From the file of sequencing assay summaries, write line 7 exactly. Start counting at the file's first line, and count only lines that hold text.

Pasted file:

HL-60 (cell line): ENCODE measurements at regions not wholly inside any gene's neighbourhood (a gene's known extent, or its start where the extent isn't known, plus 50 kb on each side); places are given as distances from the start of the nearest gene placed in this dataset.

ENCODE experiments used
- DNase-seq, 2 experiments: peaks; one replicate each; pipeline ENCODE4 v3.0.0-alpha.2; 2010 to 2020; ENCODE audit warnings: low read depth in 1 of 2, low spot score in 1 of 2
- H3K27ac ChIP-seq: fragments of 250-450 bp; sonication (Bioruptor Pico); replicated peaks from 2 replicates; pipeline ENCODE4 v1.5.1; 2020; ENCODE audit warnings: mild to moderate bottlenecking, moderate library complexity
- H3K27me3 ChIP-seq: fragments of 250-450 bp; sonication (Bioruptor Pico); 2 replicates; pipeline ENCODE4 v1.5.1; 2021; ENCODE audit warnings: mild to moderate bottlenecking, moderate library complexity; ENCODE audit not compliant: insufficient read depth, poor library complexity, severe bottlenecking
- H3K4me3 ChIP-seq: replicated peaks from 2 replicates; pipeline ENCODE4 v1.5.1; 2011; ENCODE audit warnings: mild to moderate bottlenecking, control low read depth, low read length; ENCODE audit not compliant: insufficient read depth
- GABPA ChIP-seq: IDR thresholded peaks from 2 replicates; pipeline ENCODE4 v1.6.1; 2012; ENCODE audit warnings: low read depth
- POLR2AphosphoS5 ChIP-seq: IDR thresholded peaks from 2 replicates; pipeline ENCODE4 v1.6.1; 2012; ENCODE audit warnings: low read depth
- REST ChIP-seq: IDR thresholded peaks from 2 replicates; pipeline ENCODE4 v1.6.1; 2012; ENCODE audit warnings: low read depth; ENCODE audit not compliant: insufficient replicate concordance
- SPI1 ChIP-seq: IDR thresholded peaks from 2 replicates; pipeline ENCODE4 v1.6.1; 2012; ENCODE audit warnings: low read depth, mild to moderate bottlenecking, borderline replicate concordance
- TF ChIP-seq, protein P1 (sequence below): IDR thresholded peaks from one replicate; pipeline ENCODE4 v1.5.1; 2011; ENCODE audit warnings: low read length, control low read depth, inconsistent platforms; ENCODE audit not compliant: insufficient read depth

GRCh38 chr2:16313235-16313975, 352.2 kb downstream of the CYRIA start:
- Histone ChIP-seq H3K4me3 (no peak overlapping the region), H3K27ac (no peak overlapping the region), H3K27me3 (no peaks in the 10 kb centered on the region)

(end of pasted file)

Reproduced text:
- GABPA ChIP-seq: IDR thresholded peaks from 2 replicates; pipeline ENCODE4 v1.6.1; 2012; ENCODE audit warnings: low read depth